Safety Responses

Previous Safety Articles Create Controversy Among Readers. See Their Responses

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This article was printed in CONTROL's August 2009 edition.

Punish Safety Violators

Thank you for the article on Bayer CropScience and their criminal activities surrounding the accident in West Virginia ("Another Major Safety Fail," Control, June '09, p. 9).

We will stop killing people when there are severe consequences for the owners and managers of companies that put people in harm's way. We will stop killing people when the multinational corporations are held accountable for the consequences of their decisions. As long as people like William Buckner of Bayer and Stuart Parnell of the Peanut Corp. of America, can walk away without severe punishment, the body count will continue to rise.

All are said to be equal under the law, but clearly those with money are more equal than the rest of us. Thanks again for the article. Keep up the good work!

Sam Grubb
Quality Control Manager

Applause, Applause

Your July issue column, "Functional Safety and Security—It's Cultural" (Control, July '09, p.9),  was excellent—a very thoughtful discussion on this topic—and I'm sure that Dow appreciates the great reference to their safety culture. Very nicely done!

Laura Patrick
Media Relations Manager
Process Automation Division
ABB

Nix the Adversarial Relationship

Your article ("Use Suppliers' Pricing Mistakes," Control, June '09, p.18) is typical of the purchasing department mentality that is the bane of engineers for several reasons.

  1. All equipment, whether $1 million or $1 tends to be treated with the same philosophy. If you're dealing with large expensive process equipment, serious negotiation may be profitable. On the other hand, if you're dealing with pressure gauges, the amount of money saved on the sale can be more than double-wasted on the negotiations.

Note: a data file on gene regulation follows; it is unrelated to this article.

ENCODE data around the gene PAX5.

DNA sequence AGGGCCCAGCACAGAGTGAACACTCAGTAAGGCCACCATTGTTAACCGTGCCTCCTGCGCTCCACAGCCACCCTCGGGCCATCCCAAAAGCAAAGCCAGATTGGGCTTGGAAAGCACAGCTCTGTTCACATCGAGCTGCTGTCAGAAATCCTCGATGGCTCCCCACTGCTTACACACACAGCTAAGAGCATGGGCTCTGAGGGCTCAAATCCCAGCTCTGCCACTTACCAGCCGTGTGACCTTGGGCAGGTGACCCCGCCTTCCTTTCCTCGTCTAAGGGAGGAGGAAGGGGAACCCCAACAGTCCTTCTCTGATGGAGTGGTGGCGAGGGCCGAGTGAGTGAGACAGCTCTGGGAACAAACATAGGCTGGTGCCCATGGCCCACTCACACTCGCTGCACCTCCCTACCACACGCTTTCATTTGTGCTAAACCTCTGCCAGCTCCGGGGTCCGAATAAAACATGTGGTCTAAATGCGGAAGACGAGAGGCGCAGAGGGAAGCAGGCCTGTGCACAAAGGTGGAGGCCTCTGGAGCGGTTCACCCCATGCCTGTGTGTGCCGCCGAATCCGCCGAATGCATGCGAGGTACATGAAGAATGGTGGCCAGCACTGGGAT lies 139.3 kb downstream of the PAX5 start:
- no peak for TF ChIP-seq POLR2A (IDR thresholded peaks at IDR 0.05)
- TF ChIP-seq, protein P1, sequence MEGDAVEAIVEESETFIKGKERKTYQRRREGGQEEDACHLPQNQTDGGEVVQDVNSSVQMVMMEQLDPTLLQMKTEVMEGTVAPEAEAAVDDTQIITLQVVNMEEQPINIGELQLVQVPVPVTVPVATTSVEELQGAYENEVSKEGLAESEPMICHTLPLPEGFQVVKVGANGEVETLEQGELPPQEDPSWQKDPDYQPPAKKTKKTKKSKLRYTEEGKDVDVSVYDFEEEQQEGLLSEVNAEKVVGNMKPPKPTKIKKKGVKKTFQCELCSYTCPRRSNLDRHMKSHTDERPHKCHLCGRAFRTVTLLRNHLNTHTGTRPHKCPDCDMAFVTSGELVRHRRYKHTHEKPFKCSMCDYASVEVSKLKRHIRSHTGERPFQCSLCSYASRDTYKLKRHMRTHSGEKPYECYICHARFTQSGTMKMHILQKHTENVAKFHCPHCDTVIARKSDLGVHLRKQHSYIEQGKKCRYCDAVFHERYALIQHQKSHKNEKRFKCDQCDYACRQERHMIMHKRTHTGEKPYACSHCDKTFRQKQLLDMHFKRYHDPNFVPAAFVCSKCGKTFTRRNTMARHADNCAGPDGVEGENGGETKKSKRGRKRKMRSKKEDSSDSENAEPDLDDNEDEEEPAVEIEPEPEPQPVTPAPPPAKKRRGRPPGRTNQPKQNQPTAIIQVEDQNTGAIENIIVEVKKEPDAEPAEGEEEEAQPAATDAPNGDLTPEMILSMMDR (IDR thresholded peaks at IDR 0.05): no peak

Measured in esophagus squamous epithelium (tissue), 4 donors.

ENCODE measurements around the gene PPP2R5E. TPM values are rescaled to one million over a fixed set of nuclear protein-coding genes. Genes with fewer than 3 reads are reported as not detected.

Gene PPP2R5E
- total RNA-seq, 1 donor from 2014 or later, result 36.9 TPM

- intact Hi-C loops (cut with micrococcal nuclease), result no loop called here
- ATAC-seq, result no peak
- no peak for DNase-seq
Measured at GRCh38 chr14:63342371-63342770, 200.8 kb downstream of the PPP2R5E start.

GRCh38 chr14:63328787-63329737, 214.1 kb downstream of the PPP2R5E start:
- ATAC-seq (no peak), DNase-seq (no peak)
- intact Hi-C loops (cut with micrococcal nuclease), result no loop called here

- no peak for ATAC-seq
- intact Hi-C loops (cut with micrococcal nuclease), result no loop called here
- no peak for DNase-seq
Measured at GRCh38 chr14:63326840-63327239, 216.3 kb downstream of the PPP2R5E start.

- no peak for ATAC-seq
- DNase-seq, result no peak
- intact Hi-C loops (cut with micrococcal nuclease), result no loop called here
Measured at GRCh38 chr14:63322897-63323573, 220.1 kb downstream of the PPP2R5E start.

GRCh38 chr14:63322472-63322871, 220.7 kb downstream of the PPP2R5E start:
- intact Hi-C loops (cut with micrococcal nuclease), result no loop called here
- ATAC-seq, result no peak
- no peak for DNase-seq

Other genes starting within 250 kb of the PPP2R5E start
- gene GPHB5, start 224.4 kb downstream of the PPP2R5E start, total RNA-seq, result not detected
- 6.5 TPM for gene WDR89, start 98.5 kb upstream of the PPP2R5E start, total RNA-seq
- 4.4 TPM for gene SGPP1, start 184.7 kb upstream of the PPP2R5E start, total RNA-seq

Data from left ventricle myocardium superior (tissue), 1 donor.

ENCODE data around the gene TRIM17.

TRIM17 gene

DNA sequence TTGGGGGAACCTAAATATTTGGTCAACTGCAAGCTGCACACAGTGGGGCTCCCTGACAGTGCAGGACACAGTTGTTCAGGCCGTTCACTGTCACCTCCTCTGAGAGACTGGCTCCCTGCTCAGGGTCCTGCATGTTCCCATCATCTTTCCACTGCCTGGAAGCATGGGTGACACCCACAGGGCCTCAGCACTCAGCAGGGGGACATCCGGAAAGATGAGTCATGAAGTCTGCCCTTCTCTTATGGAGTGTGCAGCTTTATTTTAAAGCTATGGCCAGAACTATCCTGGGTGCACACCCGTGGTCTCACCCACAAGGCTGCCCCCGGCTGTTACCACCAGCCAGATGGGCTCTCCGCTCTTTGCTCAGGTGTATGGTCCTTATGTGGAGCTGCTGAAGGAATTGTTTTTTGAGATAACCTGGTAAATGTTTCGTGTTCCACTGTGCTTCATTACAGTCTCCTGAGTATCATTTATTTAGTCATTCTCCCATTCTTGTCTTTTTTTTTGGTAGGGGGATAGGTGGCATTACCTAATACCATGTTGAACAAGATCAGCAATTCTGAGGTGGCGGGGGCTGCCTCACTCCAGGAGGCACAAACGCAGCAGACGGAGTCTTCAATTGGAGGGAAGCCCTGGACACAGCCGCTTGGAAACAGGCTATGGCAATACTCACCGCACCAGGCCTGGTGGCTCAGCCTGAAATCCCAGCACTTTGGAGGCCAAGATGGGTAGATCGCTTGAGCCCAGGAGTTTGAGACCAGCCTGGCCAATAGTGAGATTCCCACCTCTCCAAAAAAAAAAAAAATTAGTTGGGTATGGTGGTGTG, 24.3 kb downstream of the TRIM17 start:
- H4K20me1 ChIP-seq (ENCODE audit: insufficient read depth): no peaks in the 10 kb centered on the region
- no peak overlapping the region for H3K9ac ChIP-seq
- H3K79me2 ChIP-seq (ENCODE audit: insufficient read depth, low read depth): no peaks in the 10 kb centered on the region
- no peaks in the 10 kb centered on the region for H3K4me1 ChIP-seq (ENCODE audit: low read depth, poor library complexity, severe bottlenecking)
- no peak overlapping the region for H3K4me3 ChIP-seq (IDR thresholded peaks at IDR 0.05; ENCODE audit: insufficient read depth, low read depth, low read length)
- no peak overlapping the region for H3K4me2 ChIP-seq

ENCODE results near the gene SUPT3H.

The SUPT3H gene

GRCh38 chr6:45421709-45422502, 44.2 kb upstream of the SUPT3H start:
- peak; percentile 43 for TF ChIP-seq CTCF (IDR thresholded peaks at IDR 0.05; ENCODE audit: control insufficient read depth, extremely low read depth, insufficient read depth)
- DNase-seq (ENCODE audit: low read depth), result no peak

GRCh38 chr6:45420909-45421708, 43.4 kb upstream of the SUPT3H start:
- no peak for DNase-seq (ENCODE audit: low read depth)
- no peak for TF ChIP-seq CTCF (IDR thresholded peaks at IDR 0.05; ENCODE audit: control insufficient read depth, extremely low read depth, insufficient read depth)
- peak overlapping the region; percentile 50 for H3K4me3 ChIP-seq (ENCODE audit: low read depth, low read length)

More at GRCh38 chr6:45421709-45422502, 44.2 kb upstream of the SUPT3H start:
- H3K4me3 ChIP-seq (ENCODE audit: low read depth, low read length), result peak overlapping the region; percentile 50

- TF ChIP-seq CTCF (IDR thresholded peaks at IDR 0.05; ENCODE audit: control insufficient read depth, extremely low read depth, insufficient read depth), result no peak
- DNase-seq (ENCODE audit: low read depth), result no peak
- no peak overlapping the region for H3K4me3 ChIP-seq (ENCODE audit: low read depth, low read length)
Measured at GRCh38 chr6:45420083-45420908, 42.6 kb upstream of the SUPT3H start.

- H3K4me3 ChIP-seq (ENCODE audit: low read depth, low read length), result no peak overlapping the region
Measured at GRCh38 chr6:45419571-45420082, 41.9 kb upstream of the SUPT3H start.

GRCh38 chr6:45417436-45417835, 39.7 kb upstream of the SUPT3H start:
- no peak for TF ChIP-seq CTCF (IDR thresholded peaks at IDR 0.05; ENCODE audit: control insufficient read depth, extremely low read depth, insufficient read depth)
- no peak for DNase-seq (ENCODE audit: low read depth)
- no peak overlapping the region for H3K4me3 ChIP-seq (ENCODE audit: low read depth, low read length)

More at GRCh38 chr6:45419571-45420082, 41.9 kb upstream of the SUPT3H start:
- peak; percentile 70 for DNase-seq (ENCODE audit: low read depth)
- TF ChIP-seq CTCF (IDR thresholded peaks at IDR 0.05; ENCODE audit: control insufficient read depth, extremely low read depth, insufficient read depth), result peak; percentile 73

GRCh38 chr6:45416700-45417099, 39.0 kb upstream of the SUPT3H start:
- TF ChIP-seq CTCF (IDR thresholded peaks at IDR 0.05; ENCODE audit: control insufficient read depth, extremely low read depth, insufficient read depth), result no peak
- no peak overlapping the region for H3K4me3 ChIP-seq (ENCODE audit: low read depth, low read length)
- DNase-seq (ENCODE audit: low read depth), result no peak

2. An adversarial relationship with a vendor that has to be dealt with day in and day out may put the vendor on his guard about dealing with the engineer. Further, any mistake made by the engineer may not be pointed out by the vendor. This can create difficulties negotiating with the vendor or obtaining vendor assistance. And, if engineering errors do occur and are discovered by the engineer's client or worse yet, in the field, they can damage relations with the engineer's client. For control systems engineers, symbiotic relationships with vendors are very useful.
  3. Being too successful getting the lowest price can lead vendors to abandon the business, reduce the number of vendors, and make project development harder. One might answer that foreign vendors can fill the vacuum. However, dealing with foreign vendors creates its own problems, such as language barriers, which can lead to projects being extended. And, though this may seem desirable for a cost-plus project, it could lead to losing a client.

Over my 30+ years in the instrument engineering business, I've tried to maintain good relations with my vendors, but will become extremely irate if I feel a vendor is trying to take advantage of me. The purchasing department mentality hasn't made maintaining good relationships with suppliers any easier.

Stephen S. Curyk, PE
ssc@sscis.com

Correction

In Béla Lipták's article, "What Caused the Three Mile Island Accident?" (Control,  May '09, p.14, www.controlglobal.com/articles/2009/3MileIslandAccident0905.html) an error occurred. It should have stated "Control valves on cooling service should fail open and on heating service should fail closed." We regret the error.

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